Also, being as close as I can to the epicenter of the strongest and most consistent activity is also important. Not much $$ = not much ability for making a LOT of long distance treks.

...and some peace & quiet from the hustle & bustle of city life sounds fantastic too.

You all have been really helpful and informative - particularly in validating my researching & selection of where I believed would be best - as you all pointed to the same areas I came to decide on.

Who knows, perhaps in a year or so could be kicking back a cold one with y'all.


Free Land

FYI (Reported by KAKE on their website tongith)
The housing market in and around Wichita may be holding its own in a turbulent economy, but it hasn't stopped developers from offering some incredible incentives to would-be home buyers.
Dan Madrigal, a Prudential Realtor, sells homes in Haysville's new Timber Creek Estates. He's getting help from developer Ron Meyer, who is giving away seven plots of land to anybody who will build a new home in his subdivision.
<script language="Javascript" type="text/javascript">if (self['plpm'] && plpm['Mid-Story Ad']) document.write('<table style=\"float : right;\" border=\"0\"><tbody><tr><td align=\"center\" valign=\"bottom\">');if (self['plpm'] && plpm['Mid-Story Ad']){ document.write(plpm['Mid-Story Ad']);} else { if(self['plurp'] && plurp['97']){} else {document.write('<scr'+'ipt language="Javascript" type="text/javascript" src="'+Math.random()+'&p=97&c=6500&m=22&d=22201&pre=%3Ctable+style%3D%22float+%3A+right%3B%22+border%3D%220%22%3E%3Ctbody%3E%3Ctr%3E%3Ctd+align%3D%22center%22+valign%3D%22bottom%22%3E&post=%3C%2Ftd%3E%3C%2Ftr%3E%3C%2Ftbody%3E%3C%2Ftable%3E"></scr'+'ipt>'); } }if (self['plpm'] && plpm['Mid-Story Ad']) document.write('</td></tr></tbody></table>');</script> <script language="Javascript" src="" type="text/javascript"></script> "It's a great time to buy," Madrigal says.
Madrigal walks through a home valued at almost $300,000, pointing out the lake views from almost every window.
"Almost every lot out here is a wooded, creek, or lake lot," he says.
Seven wood lots near the subdivision's main entrance are free, and would otherwise sell for around $17,000, Madrigal says. All a buyer has to do is build a home, says Meyer.
Reached by phone Sunday, Meyer said he's thought of giving land away before, and decided now was a good time to start. Meyer wants perspective buyers made hesitant by the national economy to have confidence in purchasing or building a home.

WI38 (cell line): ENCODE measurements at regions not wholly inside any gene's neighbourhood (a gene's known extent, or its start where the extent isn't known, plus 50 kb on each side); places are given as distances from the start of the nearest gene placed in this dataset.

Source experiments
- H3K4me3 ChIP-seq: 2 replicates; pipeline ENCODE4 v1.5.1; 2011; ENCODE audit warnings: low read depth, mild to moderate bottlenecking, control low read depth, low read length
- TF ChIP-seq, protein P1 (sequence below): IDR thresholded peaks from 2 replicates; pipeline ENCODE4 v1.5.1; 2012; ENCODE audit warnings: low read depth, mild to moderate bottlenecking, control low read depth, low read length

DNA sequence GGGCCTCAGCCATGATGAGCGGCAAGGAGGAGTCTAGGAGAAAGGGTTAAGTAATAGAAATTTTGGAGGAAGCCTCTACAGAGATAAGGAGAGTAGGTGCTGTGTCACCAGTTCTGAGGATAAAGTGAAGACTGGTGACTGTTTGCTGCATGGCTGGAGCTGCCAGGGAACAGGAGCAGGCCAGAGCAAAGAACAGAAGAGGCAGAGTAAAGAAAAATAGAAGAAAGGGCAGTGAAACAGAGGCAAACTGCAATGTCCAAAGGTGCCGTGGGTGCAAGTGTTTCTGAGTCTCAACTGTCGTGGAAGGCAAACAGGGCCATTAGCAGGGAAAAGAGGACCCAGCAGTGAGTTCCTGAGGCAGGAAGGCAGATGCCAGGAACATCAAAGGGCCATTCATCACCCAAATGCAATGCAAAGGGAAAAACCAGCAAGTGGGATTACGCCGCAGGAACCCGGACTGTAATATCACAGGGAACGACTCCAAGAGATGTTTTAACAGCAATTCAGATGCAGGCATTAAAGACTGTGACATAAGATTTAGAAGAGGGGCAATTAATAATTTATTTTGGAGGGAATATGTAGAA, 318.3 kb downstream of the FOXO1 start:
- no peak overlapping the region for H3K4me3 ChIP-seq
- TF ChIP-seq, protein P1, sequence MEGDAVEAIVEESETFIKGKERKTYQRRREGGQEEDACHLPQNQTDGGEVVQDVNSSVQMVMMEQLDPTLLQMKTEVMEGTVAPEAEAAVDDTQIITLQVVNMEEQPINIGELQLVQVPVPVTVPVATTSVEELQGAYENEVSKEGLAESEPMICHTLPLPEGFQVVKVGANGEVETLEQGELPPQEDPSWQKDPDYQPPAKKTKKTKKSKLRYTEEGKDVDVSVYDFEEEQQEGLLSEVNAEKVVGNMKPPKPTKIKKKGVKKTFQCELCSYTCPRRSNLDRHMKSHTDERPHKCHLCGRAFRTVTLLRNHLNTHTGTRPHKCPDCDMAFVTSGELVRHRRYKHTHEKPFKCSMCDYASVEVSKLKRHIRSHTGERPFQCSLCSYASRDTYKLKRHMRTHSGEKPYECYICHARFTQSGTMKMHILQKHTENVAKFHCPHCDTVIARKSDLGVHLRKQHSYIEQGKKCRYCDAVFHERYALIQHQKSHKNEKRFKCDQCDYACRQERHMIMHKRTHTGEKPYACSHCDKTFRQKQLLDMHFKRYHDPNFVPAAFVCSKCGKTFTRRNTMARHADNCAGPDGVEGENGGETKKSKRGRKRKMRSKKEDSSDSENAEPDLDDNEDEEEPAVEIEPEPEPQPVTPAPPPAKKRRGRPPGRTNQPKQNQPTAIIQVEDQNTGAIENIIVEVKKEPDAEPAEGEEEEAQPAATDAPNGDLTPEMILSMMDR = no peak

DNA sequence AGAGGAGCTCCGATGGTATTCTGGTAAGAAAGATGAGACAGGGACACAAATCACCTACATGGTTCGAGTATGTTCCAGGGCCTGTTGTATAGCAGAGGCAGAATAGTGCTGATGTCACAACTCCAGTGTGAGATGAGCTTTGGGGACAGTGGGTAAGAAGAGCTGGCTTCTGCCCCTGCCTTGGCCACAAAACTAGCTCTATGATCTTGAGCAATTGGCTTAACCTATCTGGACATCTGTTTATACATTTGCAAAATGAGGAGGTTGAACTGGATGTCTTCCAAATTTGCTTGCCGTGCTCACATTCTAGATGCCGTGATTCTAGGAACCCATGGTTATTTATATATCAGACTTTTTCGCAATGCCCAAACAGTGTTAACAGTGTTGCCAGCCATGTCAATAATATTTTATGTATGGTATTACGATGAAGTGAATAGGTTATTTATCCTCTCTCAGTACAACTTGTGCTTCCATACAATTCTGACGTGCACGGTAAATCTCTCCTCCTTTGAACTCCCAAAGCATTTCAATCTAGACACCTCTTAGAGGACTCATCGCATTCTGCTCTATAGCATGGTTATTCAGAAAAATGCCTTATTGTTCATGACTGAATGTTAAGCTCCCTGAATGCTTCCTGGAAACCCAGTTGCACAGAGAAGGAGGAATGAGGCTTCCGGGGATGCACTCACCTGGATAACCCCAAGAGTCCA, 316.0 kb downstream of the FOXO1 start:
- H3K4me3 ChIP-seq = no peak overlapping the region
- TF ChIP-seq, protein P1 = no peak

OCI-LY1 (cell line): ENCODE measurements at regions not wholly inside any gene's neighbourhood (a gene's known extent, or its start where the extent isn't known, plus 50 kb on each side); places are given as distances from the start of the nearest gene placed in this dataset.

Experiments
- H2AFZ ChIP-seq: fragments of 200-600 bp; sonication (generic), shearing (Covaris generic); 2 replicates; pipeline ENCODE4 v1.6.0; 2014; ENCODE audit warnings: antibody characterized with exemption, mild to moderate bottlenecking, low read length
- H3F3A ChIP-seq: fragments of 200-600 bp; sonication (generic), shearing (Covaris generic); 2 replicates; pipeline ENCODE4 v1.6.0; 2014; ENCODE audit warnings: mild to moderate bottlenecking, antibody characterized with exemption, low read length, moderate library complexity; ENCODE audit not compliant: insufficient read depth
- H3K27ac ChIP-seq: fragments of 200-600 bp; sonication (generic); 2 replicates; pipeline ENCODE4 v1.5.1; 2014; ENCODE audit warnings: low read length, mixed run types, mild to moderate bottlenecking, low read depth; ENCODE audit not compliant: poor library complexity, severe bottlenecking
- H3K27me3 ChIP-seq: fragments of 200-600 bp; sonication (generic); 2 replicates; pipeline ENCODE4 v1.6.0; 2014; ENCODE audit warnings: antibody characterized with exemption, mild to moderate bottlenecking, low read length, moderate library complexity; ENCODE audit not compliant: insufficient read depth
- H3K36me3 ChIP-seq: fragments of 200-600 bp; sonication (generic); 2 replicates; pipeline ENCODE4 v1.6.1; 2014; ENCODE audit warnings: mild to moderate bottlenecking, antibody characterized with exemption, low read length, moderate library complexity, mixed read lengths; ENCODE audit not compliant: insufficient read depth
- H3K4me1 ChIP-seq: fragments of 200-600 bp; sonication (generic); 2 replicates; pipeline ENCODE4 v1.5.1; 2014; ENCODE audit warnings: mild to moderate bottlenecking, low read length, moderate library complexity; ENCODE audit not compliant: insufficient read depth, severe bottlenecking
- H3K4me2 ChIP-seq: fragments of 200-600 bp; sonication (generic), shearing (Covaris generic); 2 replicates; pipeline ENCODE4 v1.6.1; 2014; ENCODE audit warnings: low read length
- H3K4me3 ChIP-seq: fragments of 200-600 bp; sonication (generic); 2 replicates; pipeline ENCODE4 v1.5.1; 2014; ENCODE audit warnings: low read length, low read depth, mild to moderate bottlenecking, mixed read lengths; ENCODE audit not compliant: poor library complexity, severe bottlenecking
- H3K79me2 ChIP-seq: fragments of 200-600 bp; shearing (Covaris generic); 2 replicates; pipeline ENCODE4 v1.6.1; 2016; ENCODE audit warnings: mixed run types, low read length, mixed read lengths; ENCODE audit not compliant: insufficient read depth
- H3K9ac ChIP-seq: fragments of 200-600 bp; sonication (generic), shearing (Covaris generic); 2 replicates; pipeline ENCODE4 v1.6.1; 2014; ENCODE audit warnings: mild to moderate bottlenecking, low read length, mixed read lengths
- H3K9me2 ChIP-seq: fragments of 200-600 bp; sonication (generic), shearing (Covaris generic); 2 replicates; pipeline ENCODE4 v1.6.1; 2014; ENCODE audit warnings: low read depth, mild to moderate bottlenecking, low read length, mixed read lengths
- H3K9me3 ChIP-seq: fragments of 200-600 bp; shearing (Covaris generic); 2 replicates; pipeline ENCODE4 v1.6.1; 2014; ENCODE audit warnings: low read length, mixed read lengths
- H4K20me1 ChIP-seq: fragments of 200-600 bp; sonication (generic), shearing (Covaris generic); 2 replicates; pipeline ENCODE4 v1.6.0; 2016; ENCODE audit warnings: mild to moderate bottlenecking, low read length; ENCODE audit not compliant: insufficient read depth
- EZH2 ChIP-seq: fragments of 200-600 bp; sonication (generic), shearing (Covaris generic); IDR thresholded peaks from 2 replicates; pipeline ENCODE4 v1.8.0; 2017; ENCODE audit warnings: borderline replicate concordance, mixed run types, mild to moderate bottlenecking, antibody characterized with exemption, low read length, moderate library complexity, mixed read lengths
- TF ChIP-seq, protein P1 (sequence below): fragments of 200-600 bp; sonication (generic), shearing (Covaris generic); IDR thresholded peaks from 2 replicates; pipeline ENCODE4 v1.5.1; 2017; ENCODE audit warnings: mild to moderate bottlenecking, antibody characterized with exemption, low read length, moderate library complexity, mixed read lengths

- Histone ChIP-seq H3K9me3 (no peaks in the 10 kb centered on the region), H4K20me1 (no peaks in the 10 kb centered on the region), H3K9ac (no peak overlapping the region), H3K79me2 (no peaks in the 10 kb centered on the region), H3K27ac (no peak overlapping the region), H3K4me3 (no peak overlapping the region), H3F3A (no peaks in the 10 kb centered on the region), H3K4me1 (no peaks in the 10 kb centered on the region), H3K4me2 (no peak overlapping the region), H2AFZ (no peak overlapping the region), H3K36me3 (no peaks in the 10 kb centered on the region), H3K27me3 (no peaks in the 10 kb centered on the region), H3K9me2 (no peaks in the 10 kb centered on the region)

Although Madrigal was shocked when Meyer first pitched the idea, he believes the incentives will work.
"We're trying to think outside the box," Madrigal said. "We want to be creative and... grab the buyers' attention with what we can do."
Park City is also offering incentives, specifically for first-time home buyers. Mayor Dee Stuart unveiled plans Friday to give first-time home buyers an extra $3,500 if they move to the city.
President Obama's federal stimulus package gives first-time home buyers $8,000 in tax credits. With Park City's new plan, that would grow to $11,500.
"People are always going to be looking for homes," Stuart said Friday. "We want them to look here."
Realtors also point to financing and interest rates, saying they are the best they've been in years. Even Wichita's elite Wilson Estates has several homes for sale at a low 4.5% fixed rate over 30 years.
Madrigal says a good realtor can help interested home buyers find ways of saving thousands of dollars either directly, or through low financing and interest rates.
For more information on Timber Creek Estates, contact information for Ron Meyer, and a link to the National Association of Home Builders, check the 'Related Links' section under this article.
If u do end up moving to the midwest be sure and check out for things such as where to live, employment, things you might need but dont want to pay retail price!!! I just found a nice 3br 1200sq ft with fireplace singlewide(nice storm shelter 10 yrds away which if were under the gun the family will be at my folks house in Derby while im out doing what I do;)) 4 miles E of Derby, Ks for $500 a month rent to own on craigslist which at this point is all I could ever want for my young family of 4. Regardless of where you end up check out the link and see what you can find.
There's some fairly nice homes from Hutchinson > McPherson > Emporia > Ottawa and surrounding areas, that are around 1200 sq ft, 2-3ba and so on...

That are selling in the 30-50k mark. Not new, not beautiful, but definately decently respectable...

...and with a mortgage payment of under 300 bucks, I can't sneeze at that!

Stupid divorce... Can't leave till it's done... probably will be over by Jan 2010.

But on the bright side, I can finally do what I have wanted to for over 30 years...

Chase where you have a shot.

: )
I would strongly recommend somewhere with a decent-sized college or university. When you have that in the mix, you tend to have a more active quality of life than in a little town that just exists to support the surrounding farms. You've probably never heard of Pittsburg, KS but with Pitt St. U there, there it's a pretty active little town. It's in SE KS about 5 mi. W of the MO state line, and 30 mi. N of the OK line. As I recall the area isn't too awfully hilly or tree-covered.

Other options outside the Witchita or KC metro areas include Hays, Emporia, Manhattan, and Topeka.

But being from Oklahoma, I highly suggest the Mecca of severe weather research, Norman OK. I graduated from OU, and have missed Norman terribly. It is just a fun place to live, with affordable housing, lots to do, and a BIG metro area 30 min north on I-35. The OKC metro is really underestimated in quality of life, IMO.
Lawton, Oklahoma
high frequency of severe, good grid of major corridors (west, north, south). Close enough to whats going on in Norman to develop friendships or otherwise feel connected. Far enough away from OUN/OKC to avoid horrible traffic and severe chaser convergence. Incredible regional spotter network. City large enough to support wealth of food/store chains.

Looking at the frequency of touchdowns over the last half a century, I'd almost say that somewhere near smack-in-between Wichita and Lawrence (on a straight line) would be near ideal for Kansas. Heck, near ideal for even being central to anywhere. Anyone know anything about the area there? I know Lawrence, but not the Emporia area. Tx